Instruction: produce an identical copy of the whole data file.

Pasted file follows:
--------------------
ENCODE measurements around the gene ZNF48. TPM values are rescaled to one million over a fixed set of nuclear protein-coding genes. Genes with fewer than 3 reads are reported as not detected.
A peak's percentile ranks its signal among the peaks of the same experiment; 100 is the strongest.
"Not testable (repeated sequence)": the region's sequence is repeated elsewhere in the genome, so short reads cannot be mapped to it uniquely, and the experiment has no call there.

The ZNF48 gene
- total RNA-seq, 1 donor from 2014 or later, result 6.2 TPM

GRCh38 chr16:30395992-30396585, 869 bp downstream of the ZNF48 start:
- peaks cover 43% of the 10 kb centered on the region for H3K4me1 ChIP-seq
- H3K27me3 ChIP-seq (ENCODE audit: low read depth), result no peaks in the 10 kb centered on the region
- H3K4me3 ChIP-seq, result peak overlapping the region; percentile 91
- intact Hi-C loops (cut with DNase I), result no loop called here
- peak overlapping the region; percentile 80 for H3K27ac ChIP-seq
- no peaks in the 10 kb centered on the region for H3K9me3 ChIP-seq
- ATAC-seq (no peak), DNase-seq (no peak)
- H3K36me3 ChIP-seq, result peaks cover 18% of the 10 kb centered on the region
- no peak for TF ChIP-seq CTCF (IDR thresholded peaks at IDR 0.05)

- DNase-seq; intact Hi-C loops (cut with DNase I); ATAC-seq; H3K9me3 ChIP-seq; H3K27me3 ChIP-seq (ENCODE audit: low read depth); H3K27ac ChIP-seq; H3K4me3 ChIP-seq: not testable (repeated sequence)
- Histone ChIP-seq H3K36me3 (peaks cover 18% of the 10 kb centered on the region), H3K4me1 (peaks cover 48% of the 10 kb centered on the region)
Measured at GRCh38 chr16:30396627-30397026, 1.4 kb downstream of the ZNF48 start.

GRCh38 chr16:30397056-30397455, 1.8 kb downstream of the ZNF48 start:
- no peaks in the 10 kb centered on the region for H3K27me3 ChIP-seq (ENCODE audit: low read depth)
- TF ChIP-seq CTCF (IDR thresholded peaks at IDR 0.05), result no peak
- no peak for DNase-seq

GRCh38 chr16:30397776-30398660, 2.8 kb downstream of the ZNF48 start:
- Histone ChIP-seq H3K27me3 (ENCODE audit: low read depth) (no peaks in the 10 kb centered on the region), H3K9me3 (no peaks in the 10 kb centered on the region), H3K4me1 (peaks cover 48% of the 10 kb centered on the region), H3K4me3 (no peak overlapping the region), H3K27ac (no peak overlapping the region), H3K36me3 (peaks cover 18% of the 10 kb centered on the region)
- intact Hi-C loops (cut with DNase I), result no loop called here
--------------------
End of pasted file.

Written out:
ENCODE measurements around the gene ZNF48. TPM values are rescaled to one million over a fixed set of nuclear protein-coding genes. Genes with fewer than 3 reads are reported as not detected.
A peak's percentile ranks its signal among the peaks of the same experiment; 100 is the strongest.
"Not testable (repeated sequence)": the region's sequence is repeated elsewhere in the genome, so short reads cannot be mapped to it uniquely, and the experiment has no call there.

The ZNF48 gene
- total RNA-seq, 1 donor from 2014 or later, result 6.2 TPM

GRCh38 chr16:30395992-30396585, 869 bp downstream of the ZNF48 start:
- peaks cover 43% of the 10 kb centered on the region for H3K4me1 ChIP-seq
- H3K27me3 ChIP-seq (ENCODE audit: low read depth), result no peaks in the 10 kb centered on the region
- H3K4me3 ChIP-seq, result peak overlapping the region; percentile 91
- intact Hi-C loops (cut with DNase I), result no loop called here
- peak overlapping the region; percentile 80 for H3K27ac ChIP-seq
- no peaks in the 10 kb centered on the region for H3K9me3 ChIP-seq
- ATAC-seq (no peak), DNase-seq (no peak)
- H3K36me3 ChIP-seq, result peaks cover 18% of the 10 kb centered on the region
- no peak for TF ChIP-seq CTCF (IDR thresholded peaks at IDR 0.05)

- DNase-seq; intact Hi-C loops (cut with DNase I); ATAC-seq; H3K9me3 ChIP-seq; H3K27me3 ChIP-seq (ENCODE audit: low read depth); H3K27ac ChIP-seq; H3K4me3 ChIP-seq: not testable (repeated sequence)
- Histone ChIP-seq H3K36me3 (peaks cover 18% of the 10 kb centered on the region), H3K4me1 (peaks cover 48% of the 10 kb centered on the region)
Measured at GRCh38 chr16:30396627-30397026, 1.4 kb downstream of the ZNF48 start.

GRCh38 chr16:30397056-30397455, 1.8 kb downstream of the ZNF48 start:
- no peaks in the 10 kb centered on the region for H3K27me3 ChIP-seq (ENCODE audit: low read depth)
- TF ChIP-seq CTCF (IDR thresholded peaks at IDR 0.05), result no peak
- no peak for DNase-seq

GRCh38 chr16:30397776-30398660, 2.8 kb downstream of the ZNF48 start:
- Histone ChIP-seq H3K27me3 (ENCODE audit: low read depth) (no peaks in the 10 kb centered on the region), H3K9me3 (no peaks in the 10 kb centered on the region), H3K4me1 (peaks cover 48% of the 10 kb centered on the region), H3K4me3 (no peak overlapping the region), H3K27ac (no peak overlapping the region), H3K36me3 (peaks cover 18% of the 10 kb centered on the region)
- intact Hi-C loops (cut with DNase I), result no loop called here